Night Ranger motorin’ onto Sweetwater stage
’80s rockers play hits, but continue to write new songs
As they celebrate their 40th anniversary, Night Ranger is most popular for their early work, but the band continues to make new music and tours constantly.
Their current tour includes an appearance at Sweetwater Performance Pavilion on Wednesday, Aug. 10.
One of the most popular mainstream rock bands of the mid-1980s, their 1982 debut album, Dawn Patrol, hit No. 38 on the U.S. charts and sold more than a million copies, powered by the rocker “Don’t Tell Me You Love Me.”
A year later, their follow-up album, Midnight Madness, sold more than 2 million copies and established the band as a commercial force when the anthem “(You Can Still) Rock in America” became an MTV staple, while the ballad “Sister Christian” took over radio airwaves and high school dances for months, peaking at No. 5 on the Billboard singles chart.
In 1985, 7 Wishes continued the momentum, selling more than 3 million copies, while the band branched out, finding success on movie soundtracks including Teachers, Sixteen Candles, and The Secret of My Success.
Night Ranger has continued making music throughout four decades, with the exception of a short hiatus in the late ’90s, and released their 13th studio album, ATBPO, acronym for “And The Band Played On,” last year to rave reviews from fans and critics alike.
For those not keeping up with Night Ranger, the core of the band, Jack Blades, Kelly Keagy, and Brad Gillis remain the driving force, while Eric Levy got behind the keyboards in 2010 and Keri Kelli took on second guitar duties in 2014.
New way of creating
ATBPO was recorded during the pandemic, so like most bands that stayed active during that time, Night Ranger had to adapt.
Written remotely, band members traded ideas electronically, a new concept for some veteran musicians, but one that they figured out through trial and error.
“It took a while for us to get going,” drummer/vocalist Keagy told Heavy HQ, but once they started to get the idea of sending clips, recording on a phone, and putting songs together in a disjointed way, it started to become easier.
“But I hope I never have to do it again, because it ruins the whole idea of being in a room together and communicating where somebody says, ‘Try this chord,’ ‘This could be a bridge,’ or ‘This could be the chorus’ and ‘change that chord.’ We couldn’t do that. It just took a ridiculously long time, but we got it done.”
The album turned out to be everything you’d expect from Night Ranger, and more, with the majority of it falling into the guitar-driven rock category.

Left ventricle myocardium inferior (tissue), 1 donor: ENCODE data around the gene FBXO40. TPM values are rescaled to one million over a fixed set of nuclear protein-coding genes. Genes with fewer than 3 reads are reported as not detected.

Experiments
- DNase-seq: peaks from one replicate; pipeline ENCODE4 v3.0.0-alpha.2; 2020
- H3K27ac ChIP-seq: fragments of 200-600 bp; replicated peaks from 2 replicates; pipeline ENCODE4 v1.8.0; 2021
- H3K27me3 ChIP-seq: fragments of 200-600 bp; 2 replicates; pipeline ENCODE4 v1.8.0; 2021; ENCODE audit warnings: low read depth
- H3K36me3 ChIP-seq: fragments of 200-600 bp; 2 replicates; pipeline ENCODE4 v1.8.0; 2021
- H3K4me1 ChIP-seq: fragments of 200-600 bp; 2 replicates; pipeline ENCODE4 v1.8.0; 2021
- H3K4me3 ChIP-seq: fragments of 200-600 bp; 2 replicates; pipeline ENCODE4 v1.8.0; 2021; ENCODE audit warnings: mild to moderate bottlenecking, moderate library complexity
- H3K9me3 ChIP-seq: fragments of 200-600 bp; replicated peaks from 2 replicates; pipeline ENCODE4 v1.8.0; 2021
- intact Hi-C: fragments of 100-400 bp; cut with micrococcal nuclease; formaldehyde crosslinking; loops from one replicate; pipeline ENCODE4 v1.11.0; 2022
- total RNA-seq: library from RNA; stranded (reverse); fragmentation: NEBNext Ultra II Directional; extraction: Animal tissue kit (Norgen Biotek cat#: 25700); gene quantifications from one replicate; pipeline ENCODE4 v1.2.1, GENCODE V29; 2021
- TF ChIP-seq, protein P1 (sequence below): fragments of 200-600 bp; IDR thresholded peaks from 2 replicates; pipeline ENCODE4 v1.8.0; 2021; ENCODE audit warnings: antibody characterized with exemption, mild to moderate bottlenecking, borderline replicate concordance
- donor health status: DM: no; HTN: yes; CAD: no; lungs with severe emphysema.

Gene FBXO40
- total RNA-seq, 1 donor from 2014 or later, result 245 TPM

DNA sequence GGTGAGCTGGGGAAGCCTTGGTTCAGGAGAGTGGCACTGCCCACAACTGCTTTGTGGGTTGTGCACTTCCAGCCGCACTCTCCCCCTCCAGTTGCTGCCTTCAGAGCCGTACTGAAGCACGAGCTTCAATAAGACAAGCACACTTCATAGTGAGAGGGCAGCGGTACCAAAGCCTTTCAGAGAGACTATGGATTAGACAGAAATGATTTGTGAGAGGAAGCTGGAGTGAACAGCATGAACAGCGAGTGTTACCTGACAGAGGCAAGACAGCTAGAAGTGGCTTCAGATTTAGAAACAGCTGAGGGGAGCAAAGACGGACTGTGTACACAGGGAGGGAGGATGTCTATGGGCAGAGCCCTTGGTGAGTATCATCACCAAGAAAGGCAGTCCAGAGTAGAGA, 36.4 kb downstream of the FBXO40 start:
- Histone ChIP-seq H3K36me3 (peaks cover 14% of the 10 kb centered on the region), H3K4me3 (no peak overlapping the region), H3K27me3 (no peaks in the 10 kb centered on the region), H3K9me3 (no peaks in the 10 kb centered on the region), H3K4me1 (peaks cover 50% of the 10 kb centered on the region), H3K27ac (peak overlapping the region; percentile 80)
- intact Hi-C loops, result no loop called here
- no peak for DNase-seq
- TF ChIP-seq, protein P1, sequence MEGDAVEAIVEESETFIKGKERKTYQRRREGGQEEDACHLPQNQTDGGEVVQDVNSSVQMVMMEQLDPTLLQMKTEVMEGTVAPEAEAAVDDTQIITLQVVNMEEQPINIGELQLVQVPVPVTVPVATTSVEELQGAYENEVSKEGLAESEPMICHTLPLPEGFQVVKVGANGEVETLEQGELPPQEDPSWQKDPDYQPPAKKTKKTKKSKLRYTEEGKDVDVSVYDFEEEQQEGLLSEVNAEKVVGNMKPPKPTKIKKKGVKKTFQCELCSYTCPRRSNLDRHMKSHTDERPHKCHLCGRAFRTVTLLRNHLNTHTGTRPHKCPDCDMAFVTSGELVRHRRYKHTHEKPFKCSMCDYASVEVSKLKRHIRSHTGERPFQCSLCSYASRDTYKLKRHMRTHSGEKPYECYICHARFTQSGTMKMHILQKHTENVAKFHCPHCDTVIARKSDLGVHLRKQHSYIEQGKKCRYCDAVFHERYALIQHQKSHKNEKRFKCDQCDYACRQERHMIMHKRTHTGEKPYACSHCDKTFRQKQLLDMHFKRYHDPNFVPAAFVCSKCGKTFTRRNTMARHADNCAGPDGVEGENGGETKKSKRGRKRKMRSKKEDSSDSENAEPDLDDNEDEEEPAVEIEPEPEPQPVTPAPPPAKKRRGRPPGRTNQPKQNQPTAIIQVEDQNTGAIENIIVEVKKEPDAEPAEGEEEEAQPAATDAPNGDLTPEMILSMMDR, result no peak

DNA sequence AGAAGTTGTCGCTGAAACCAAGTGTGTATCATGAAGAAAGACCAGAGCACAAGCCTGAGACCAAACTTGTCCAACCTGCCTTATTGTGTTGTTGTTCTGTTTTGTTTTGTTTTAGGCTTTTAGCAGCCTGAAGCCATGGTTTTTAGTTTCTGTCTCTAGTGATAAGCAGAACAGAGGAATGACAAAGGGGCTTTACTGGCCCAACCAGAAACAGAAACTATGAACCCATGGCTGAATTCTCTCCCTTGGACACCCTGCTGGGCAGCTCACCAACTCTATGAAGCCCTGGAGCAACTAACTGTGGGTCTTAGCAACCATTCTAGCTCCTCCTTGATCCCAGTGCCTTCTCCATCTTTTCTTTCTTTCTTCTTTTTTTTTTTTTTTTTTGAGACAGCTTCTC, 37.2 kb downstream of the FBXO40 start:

Many reviews likened some of the songs to “Sing Me Away” by Dawn Patrol or “Passion Play” by Midnight Madness, with several containing those big hooks for which Night Ranger is known, as well as sing-along choruses that make them instantly memorable.
Of course, there are a couple of ballads thrown in for good measure, such as “Can’t Afford a Hero” and “The Hardest Road,” extending the band’s reputation for finding just the right balance for listeners who like variety.
Giving crowds what they want
In a live setting, the legendary band has continued to deliver high-octane energy that has thrilled stadiums with their distinct blend of killer melodies, intricate instrumentation, as well as captivating lyrics.
The setlist changes very little from year to year, since they stick to the hits that everyone knows, predominately from the first three albums, while usually adding a song or two from Damn Yankees, the “supergroup” that Blades was a part of in the late ’80s and early ’90s, along with Tommy Shaw of Styx and Ted Nugent.
They usually don’t forget that Gillis once played with Ozzy Osbourne, and will throw in a song from Osbourne’s early solo catalogue before playing something everyone knows from one of the many bands in which Kelli was in over the years, before devoting the bulk of his time to Night Ranger.
Yes, Night Ranger knows what the audience pays to hear and have no problem in delivering it, but they say that new music is what inspires them, whether those songs ever get played live or not.
It’s out of necessity that they continue to write new material, Keagy explained, and it keeps the band energized.
“We love creating new stuff, and we use it as inspiration to keep going to the next year and the next five years and the next 10 years, because that’s the reason why we’re here, we want to inspire ourselves,” he said.
“At the same time, if those hardcore fans are still interested in hearing music, and they are, we’ll keep making it forever,” he added.
“Jack uses this analogy: ‘It’s like a shark that, if it stops eating and stops moving forward, it’ll die.’ We have to keep moving forward for us, first of all, and then for fans that want to hear our music. We’re very lucky in still having that inspiration to go by.”